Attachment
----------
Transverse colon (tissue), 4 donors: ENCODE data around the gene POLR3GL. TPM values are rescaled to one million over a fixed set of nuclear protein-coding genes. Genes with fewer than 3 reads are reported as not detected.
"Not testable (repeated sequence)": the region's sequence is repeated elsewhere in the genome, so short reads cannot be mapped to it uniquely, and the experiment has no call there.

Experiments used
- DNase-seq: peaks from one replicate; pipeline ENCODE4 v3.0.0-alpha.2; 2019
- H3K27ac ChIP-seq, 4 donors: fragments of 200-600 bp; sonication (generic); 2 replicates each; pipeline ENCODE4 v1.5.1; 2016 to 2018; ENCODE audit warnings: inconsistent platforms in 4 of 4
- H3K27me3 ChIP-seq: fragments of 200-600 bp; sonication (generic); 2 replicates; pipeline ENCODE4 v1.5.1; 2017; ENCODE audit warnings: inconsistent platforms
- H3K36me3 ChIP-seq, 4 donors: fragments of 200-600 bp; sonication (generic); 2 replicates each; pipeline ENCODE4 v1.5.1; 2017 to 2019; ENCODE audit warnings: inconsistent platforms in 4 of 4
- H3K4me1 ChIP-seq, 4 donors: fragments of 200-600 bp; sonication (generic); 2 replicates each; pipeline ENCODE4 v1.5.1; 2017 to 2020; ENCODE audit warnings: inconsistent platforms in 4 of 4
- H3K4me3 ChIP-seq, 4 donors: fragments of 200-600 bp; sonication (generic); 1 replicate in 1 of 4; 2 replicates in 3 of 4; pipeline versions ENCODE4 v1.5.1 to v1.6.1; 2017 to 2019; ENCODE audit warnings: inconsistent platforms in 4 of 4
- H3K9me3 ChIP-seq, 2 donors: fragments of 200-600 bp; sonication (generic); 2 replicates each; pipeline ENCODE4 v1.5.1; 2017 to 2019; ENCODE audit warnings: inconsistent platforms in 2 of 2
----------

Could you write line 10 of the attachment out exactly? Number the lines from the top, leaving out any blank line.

- H3K9me3 ChIP-seq, 2 donors: fragments of 200-600 bp; sonication (generic); 2 replicates each; pipeline ENCODE4 v1.5.1; 2017 to 2019; ENCODE audit warnings: inconsistent platforms in 2 of 2